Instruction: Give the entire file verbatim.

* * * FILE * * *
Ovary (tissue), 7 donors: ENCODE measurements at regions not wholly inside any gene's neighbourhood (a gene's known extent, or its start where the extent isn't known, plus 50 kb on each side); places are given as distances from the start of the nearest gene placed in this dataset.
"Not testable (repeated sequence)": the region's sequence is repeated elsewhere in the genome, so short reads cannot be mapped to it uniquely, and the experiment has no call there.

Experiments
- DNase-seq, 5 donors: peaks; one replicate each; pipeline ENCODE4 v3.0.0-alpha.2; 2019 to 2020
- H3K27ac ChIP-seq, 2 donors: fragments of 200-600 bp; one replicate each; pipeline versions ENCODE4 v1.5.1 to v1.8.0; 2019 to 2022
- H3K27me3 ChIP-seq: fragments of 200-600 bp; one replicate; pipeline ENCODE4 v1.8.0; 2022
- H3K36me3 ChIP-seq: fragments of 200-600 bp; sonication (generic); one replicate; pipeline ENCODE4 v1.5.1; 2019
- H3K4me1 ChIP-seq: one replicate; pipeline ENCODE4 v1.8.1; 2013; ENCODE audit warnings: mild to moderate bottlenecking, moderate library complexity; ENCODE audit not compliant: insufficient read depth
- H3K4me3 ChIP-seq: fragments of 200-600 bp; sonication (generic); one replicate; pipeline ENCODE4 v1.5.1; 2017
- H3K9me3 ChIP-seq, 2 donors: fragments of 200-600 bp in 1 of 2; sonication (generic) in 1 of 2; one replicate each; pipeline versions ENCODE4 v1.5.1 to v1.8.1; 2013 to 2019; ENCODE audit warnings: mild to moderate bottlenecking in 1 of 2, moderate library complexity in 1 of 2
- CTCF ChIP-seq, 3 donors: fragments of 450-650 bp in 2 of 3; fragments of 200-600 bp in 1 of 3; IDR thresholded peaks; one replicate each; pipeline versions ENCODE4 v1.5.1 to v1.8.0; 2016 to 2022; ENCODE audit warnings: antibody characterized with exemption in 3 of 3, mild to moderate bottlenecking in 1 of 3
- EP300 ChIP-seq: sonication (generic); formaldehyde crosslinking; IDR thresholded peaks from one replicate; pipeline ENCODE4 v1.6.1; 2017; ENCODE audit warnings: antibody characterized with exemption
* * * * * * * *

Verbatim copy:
Ovary (tissue), 7 donors: ENCODE measurements at regions not wholly inside any gene's neighbourhood (a gene's known extent, or its start where the extent isn't known, plus 50 kb on each side); places are given as distances from the start of the nearest gene placed in this dataset.
"Not testable (repeated sequence)": the region's sequence is repeated elsewhere in the genome, so short reads cannot be mapped to it uniquely, and the experiment has no call there.

Experiments
- DNase-seq, 5 donors: peaks; one replicate each; pipeline ENCODE4 v3.0.0-alpha.2; 2019 to 2020
- H3K27ac ChIP-seq, 2 donors: fragments of 200-600 bp; one replicate each; pipeline versions ENCODE4 v1.5.1 to v1.8.0; 2019 to 2022
- H3K27me3 ChIP-seq: fragments of 200-600 bp; one replicate; pipeline ENCODE4 v1.8.0; 2022
- H3K36me3 ChIP-seq: fragments of 200-600 bp; sonication (generic); one replicate; pipeline ENCODE4 v1.5.1; 2019
- H3K4me1 ChIP-seq: one replicate; pipeline ENCODE4 v1.8.1; 2013; ENCODE audit warnings: mild to moderate bottlenecking, moderate library complexity; ENCODE audit not compliant: insufficient read depth
- H3K4me3 ChIP-seq: fragments of 200-600 bp; sonication (generic); one replicate; pipeline ENCODE4 v1.5.1; 2017
- H3K9me3 ChIP-seq, 2 donors: fragments of 200-600 bp in 1 of 2; sonication (generic) in 1 of 2; one replicate each; pipeline versions ENCODE4 v1.5.1 to v1.8.1; 2013 to 2019; ENCODE audit warnings: mild to moderate bottlenecking in 1 of 2, moderate library complexity in 1 of 2
- CTCF ChIP-seq, 3 donors: fragments of 450-650 bp in 2 of 3; fragments of 200-600 bp in 1 of 3; IDR thresholded peaks; one replicate each; pipeline versions ENCODE4 v1.5.1 to v1.8.0; 2016 to 2022; ENCODE audit warnings: antibody characterized with exemption in 3 of 3, mild to moderate bottlenecking in 1 of 3
- EP300 ChIP-seq: sonication (generic); formaldehyde crosslinking; IDR thresholded peaks from one replicate; pipeline ENCODE4 v1.6.1; 2017; ENCODE audit warnings: antibody characterized with exemption